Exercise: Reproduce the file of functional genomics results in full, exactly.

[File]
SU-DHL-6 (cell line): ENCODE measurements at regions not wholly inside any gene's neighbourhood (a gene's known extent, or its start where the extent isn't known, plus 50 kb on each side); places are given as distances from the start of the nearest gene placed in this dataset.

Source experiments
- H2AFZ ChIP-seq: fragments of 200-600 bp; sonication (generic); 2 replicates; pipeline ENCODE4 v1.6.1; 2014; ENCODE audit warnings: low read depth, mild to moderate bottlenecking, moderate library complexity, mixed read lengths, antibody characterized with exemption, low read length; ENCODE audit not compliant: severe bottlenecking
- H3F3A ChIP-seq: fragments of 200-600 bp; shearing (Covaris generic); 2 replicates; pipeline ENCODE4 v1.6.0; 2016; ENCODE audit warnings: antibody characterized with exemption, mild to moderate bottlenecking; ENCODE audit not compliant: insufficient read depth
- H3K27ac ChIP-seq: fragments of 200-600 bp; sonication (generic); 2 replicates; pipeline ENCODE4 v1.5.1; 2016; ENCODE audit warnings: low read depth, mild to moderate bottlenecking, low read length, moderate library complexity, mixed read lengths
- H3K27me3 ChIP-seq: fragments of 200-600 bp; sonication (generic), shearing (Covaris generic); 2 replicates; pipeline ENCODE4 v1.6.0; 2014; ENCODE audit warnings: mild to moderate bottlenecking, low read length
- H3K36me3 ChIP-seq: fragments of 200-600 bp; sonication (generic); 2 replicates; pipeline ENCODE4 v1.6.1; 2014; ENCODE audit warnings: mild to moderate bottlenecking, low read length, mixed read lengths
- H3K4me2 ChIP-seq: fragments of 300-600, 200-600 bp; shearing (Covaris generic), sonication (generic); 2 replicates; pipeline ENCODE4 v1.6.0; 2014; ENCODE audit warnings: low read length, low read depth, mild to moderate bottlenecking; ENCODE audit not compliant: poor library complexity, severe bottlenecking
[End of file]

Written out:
SU-DHL-6 (cell line): ENCODE measurements at regions not wholly inside any gene's neighbourhood (a gene's known extent, or its start where the extent isn't known, plus 50 kb on each side); places are given as distances from the start of the nearest gene placed in this dataset.

Source experiments
- H2AFZ ChIP-seq: fragments of 200-600 bp; sonication (generic); 2 replicates; pipeline ENCODE4 v1.6.1; 2014; ENCODE audit warnings: low read depth, mild to moderate bottlenecking, moderate library complexity, mixed read lengths, antibody characterized with exemption, low read length; ENCODE audit not compliant: severe bottlenecking
- H3F3A ChIP-seq: fragments of 200-600 bp; shearing (Covaris generic); 2 replicates; pipeline ENCODE4 v1.6.0; 2016; ENCODE audit warnings: antibody characterized with exemption, mild to moderate bottlenecking; ENCODE audit not compliant: insufficient read depth
- H3K27ac ChIP-seq: fragments of 200-600 bp; sonication (generic); 2 replicates; pipeline ENCODE4 v1.5.1; 2016; ENCODE audit warnings: low read depth, mild to moderate bottlenecking, low read length, moderate library complexity, mixed read lengths
- H3K27me3 ChIP-seq: fragments of 200-600 bp; sonication (generic), shearing (Covaris generic); 2 replicates; pipeline ENCODE4 v1.6.0; 2014; ENCODE audit warnings: mild to moderate bottlenecking, low read length
- H3K36me3 ChIP-seq: fragments of 200-600 bp; sonication (generic); 2 replicates; pipeline ENCODE4 v1.6.1; 2014; ENCODE audit warnings: mild to moderate bottlenecking, low read length, mixed read lengths
- H3K4me2 ChIP-seq: fragments of 300-600, 200-600 bp; shearing (Covaris generic), sonication (generic); 2 replicates; pipeline ENCODE4 v1.6.0; 2014; ENCODE audit warnings: low read length, low read depth, mild to moderate bottlenecking; ENCODE audit not compliant: poor library complexity, severe bottlenecking